Defence Secretary Ben Wallace conceded the UK’s involvement will end when the US leaves, saying: ‘The Prime Minister is, obviously at the G7, going to try and raise the prospect of seeing if the United States will extend.
‘It’s really important for people to understand the United States have over 6,000 people in Kabul airport and when they withdraw that will take away the framework … and we will have to go as well.
‘I don’t think there is any likelihood of staying on after the United States. If their timetable extends even by a day or two, that will give us a day or two more to evacuate people.
‘Because we are really down to hours now, not weeks, and we have to make sure we exploit every minute to get people out.’
Downing Street later said the evacuation would continue as long as it was safe to do so.
In his sit-down interview, Dr Shaheen also claimed people are not fleeing Afghanistan because they are scared, saying it was purely ‘economic migration’, despite the desperate scenes at Kabul airport.
He added it was ‘fake news’ that girls’ schools are being closed amid reports of the Taliban going door to door and threatening people while seeking former government workers.
Many women are fearful that the new regime will erode rights which they have fought for.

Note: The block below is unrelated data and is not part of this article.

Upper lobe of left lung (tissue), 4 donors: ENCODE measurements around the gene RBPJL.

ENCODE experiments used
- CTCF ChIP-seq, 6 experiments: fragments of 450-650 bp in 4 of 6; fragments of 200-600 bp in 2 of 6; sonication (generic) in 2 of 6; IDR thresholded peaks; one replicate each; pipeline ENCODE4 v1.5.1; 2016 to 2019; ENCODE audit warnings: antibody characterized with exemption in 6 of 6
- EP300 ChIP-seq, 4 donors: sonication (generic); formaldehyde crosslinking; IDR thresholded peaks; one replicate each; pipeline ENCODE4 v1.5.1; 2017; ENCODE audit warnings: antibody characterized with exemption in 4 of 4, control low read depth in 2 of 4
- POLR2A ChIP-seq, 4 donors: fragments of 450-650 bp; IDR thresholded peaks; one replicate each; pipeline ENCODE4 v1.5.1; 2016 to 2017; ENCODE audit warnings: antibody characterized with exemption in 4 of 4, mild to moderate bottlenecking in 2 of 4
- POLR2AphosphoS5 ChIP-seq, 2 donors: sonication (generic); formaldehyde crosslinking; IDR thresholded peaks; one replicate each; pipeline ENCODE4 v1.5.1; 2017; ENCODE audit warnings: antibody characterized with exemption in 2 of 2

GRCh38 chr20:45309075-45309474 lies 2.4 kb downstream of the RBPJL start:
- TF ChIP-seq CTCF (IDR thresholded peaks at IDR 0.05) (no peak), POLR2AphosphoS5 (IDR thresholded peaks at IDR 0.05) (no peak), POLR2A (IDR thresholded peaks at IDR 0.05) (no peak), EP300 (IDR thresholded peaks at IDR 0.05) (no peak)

But Dr Shaheen insisted: ‘They will lose nothing. Only if they have no hijab, they will have a hijab… women are required to have the same rights as you have in your country but with a hijab.’
He added that women teachers and journalists are continuing to work despite the recent upheaval, despite stories of women being scared to leave their homes and return to work.
Biden said he had directed the State Department to contact Americans stranded in the country, where Taliban checkpoints are in place.
‘We’re executing a plan to move groups of these Americans to safety and to safely and effectively move them to the airport compound. For security reasons, I’m not going to go into detail … but I will say again today what I’ve said before: Any American who wants to get home will get home.’